Retaining hope for the future but sad for the present, he showed us the little medical clinic that the government began to build before abandoning the project. The nearest medical help for the community is 45 kilometers away and for people who walk everywhere they go, this creates a significant problem. Its sad that year after year passes by with no assistance provided to build the simplest little clinic among an area with thousands of people who suffer from many varying diseases.
The others we interviewed were suffering from AIDS and frequently from resulting opportunistic infections. One gentleman described his suffering with tuberculosis and how the little medication he had been able to receive so far did not seem to help. Two different women described how after their husbands died, their extended families drove them away because they were infected with AIDS. Its sad that most likely they contracted the virus from their husbands in the first place.
We met a woman who had lost so much family that she had no one to care for her anymore. She continues to exist on the help that she is able to receive from the community. People seemed eager to tell us their story. It seemed that we were somehow a sign of hope to them that their situation could change for the better. We made sure to pray for each one after our interviews and to ask God to intervene and heal them.
We had to explain to Henry that he must not promise them anything from us but that the we would tell the story of this community to as many other people as possible. He responded by telling me that many of the people we interviewed had never publicly acknowledged their conditions before. He explained that us coming with our cameras motivated the people to open up in a way that he never could’ve done on his own. He thanked us and said that this was worth far more than any money that we could supply.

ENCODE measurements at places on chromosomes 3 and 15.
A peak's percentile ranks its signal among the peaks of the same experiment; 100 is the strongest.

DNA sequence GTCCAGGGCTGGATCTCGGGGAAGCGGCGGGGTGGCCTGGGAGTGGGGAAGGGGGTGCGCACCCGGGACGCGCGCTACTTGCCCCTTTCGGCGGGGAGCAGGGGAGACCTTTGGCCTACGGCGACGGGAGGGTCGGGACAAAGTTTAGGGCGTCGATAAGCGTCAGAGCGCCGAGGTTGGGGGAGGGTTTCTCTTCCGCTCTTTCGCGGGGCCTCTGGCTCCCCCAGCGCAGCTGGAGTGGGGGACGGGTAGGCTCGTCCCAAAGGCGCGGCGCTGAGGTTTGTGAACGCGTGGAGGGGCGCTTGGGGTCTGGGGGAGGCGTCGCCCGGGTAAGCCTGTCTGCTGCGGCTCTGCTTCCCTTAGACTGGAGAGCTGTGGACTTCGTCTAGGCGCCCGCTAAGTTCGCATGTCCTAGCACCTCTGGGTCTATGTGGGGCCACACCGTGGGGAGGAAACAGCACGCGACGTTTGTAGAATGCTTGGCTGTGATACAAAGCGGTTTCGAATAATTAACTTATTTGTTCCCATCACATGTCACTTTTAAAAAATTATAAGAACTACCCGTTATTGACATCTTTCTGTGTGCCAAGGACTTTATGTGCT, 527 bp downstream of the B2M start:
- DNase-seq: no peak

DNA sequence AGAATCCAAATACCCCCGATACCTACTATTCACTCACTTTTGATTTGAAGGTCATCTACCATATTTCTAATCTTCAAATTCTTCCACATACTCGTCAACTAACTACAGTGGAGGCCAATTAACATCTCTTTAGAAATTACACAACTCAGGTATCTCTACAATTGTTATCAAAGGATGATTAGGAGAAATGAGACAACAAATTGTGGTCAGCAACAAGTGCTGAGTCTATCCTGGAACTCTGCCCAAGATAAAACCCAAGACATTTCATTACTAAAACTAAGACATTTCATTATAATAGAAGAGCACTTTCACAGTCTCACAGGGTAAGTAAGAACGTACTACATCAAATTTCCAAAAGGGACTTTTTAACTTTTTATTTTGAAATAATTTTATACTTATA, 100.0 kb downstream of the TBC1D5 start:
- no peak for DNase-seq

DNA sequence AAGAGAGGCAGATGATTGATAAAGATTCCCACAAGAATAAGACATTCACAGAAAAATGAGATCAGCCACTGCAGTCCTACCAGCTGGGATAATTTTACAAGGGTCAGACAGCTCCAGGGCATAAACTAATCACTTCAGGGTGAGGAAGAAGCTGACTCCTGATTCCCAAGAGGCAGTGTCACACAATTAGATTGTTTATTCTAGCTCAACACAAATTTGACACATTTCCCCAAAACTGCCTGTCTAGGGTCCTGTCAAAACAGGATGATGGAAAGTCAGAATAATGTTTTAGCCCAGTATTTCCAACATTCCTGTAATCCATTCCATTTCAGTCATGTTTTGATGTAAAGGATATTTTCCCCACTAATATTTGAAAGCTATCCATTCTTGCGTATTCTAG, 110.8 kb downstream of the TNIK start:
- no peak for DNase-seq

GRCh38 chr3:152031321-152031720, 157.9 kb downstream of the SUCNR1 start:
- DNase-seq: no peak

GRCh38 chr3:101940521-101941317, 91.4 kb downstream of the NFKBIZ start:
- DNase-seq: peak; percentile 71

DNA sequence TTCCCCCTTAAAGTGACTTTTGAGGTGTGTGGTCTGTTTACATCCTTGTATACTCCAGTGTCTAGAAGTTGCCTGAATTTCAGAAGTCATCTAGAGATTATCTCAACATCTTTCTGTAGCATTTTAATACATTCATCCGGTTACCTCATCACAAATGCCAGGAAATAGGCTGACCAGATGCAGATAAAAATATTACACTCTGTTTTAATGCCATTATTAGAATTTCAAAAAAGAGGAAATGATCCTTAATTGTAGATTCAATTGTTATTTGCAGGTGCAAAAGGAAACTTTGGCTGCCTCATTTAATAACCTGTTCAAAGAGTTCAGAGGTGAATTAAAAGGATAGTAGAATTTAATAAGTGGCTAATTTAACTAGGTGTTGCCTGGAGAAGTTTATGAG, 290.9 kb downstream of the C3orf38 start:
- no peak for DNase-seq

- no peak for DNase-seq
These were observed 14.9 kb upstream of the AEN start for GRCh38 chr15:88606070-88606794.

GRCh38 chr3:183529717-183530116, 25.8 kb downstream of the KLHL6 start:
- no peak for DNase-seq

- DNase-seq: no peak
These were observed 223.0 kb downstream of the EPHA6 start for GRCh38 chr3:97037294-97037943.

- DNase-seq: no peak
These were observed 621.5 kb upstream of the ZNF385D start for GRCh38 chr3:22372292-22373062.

In between interviews, we visited the small local church. Henry explained how even with the complete lack of instruments, when the people lifted up their voices to God, He came down among them. These people truly worshiped with a fervency that was inspiring. As I took pictures of this amazing group of people gathered in the small hut, I was called up to preach to the people. I should have known that this was coming but God inspired me with some words to share with them about the solidarity of all believers in the body of Christ and God’s call to care for one another. I hope to model this message as I know that we need to care for each other, not only reaching out to Africa, but also in our own country.
Visiting an area like Rakwaro, opens one’s eyes to see how much people suffer in this world. It provided a small portrait of a people who are neglected by those whose avowed purpose is to serve them. Why should this village have to walk 5 kilometers, one way, to get water when a new well would cost them less than $15,000? The water problem alone has caused much sickness in the community. Why would this area go on without sufficient medical help for so long? This is not in the middle of nowhere… it is only 40 kilometers from Kisumu, the third largest city in Kenya. How many more villages in Kenya and around the world, does Rakwaro represent?